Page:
Sunday, 11 October 2015

Rainham Hall

I think it was just after my 10th scone expedition that I idly came across a page on the National Trust website that said "the Trust now looks after 566 properties". 

I immediately had to go and lie down. 566 PROPERTIES. How in the name of cream of tartar was I going to visit another 556 places and eat 556+ scones? 

I calmed myself when I realised that around 50% of National Trust places are scone-free zones. I personally think that everything in life can be improved with a scone, but it's probably unwise to start installing ovens and extractor fans at an unspoiled natural beauty spot that you are supposed to be preserving.  

Anyway, I totted it all up and came to the conclusion that I had around 220 National Trust tearooms to visit. A tough target, I thought, but achievable with a bit of commitment and an obliging Scone Sidekick. 

Unfortunately for me, the National Trust doesn't stand still. Every once in a while I will see an NT person on Twitter saying "woo, check out the mugs for our new tearoom!!" and I know that my list has just been extended, AGAIN, and I will NEVER, EVER be finished with this National Trust Scone Odyssey. 

Rainham Hall is a case in point. It reopened this week after a £2m restoration project, which included the creation of a new coffee shop. I doubt that the whole £2m went on the coffee shop, but I decided to go along anyway.



Rainham Hall

Here's a bit of history:

  • Rainham Hall was built in 1729 by a man called John Harle
  • The Harles hailed from South Shields, where they shipped coal to London
  • He moved to London sometime after 1704 and got married in 1719
  • The Harles expanded and were soon shipping goods all over the place
  • John died in 1742, leaving the house to his second wife, Sarah, and then their son
  • The house was then passed to a series of other owners before the National Trust took it on in 1949
  • The Trust leased it to a series of tenants until 2010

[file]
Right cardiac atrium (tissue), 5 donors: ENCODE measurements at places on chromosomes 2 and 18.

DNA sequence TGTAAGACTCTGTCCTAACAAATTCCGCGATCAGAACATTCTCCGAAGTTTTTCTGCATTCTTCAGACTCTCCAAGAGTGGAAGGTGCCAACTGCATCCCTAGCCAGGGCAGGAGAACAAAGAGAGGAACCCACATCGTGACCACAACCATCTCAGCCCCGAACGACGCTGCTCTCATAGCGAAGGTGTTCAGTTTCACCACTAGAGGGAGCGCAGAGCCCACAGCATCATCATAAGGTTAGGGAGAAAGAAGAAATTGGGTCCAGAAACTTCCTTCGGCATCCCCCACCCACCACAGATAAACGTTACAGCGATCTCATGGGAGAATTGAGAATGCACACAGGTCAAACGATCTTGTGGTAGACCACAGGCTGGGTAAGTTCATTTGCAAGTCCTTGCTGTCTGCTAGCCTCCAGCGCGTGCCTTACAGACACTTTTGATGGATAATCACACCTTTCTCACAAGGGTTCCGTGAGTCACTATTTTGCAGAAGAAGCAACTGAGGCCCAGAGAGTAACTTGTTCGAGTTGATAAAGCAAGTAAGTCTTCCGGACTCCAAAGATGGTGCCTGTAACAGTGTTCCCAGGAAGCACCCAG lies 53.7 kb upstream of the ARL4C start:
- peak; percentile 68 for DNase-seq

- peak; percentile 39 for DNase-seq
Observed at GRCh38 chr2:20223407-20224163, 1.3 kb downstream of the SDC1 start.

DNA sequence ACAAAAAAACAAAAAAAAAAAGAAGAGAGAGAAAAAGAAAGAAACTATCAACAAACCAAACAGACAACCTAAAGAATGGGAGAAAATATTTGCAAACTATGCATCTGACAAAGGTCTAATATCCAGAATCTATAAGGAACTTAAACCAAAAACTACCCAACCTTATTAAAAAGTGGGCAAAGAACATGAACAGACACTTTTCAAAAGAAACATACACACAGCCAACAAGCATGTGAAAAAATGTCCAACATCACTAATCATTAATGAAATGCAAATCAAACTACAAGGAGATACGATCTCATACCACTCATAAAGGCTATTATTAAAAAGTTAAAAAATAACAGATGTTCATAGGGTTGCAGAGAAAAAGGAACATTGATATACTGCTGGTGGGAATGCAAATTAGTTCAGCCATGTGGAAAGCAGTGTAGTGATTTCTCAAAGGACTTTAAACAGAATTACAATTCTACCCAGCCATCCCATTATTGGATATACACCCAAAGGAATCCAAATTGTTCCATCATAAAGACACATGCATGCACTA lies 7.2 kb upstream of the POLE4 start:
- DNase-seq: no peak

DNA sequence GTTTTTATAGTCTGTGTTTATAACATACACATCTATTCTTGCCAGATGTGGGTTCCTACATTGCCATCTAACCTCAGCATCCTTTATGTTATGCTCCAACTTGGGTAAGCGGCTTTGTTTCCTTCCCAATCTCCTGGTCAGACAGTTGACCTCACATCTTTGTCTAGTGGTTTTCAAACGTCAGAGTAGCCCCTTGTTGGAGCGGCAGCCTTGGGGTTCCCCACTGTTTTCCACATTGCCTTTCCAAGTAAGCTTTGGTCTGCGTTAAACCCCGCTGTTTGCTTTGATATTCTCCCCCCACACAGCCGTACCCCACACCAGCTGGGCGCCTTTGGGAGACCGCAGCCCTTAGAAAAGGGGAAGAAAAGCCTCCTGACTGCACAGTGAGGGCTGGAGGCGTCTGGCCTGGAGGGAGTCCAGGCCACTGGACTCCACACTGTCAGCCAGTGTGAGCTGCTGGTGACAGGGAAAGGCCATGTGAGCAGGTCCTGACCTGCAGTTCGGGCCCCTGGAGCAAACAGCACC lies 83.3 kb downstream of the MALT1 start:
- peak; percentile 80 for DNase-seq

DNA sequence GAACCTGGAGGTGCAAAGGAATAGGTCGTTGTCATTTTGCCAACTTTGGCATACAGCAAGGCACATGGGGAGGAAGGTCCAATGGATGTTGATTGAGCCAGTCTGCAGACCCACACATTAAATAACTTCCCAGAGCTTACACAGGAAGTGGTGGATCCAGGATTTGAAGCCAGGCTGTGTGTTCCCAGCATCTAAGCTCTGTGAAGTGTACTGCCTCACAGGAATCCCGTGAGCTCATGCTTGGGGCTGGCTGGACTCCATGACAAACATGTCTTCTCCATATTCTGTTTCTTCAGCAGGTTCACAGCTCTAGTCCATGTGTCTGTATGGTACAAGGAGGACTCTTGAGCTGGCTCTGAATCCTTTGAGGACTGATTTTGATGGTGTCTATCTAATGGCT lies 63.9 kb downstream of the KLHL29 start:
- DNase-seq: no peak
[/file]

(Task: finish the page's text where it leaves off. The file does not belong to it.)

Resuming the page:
• In 2013, a major restoration project began to turn the place into a "hive of commercial and community activity"

The highlight for me today was the story of John Harle's will. A few weeks ago, I shared my surprise with you when I discovered that the NT had used eBay to find genuine cannonballs from the Battle of Quebec for
Quebec House.

So you can imagine my shock today when I found out that John Harle's will was basically discovered AT A CAR BOOT SALE. There's a brilliant video of a woman explaining how she loves rootling through old documents at car boot sales, and she happened to visit one up in Newark in 2012 on her way home to Essex after a holiday. There was a man selling a few bits from Rainham in Kent, so she asked if he had anything relating to Rainham in Essex. He said he did, at home, and after a follow-up phone call she got her hands on the original will of John Harle, which she donated to the Trust. 

On to the scones: it seemed a little bit unfair to visit an NT property only five days after it opened, but I did it anyway. The scone didn't look or taste home-made but it was fine, and the new tea-room is lovely.


Rainham Hall scone

Rainham Hall: 4 out of 5
Scone: 3 out of 5
Use of car boot sales for finding lost artefacts: 5 out of 5

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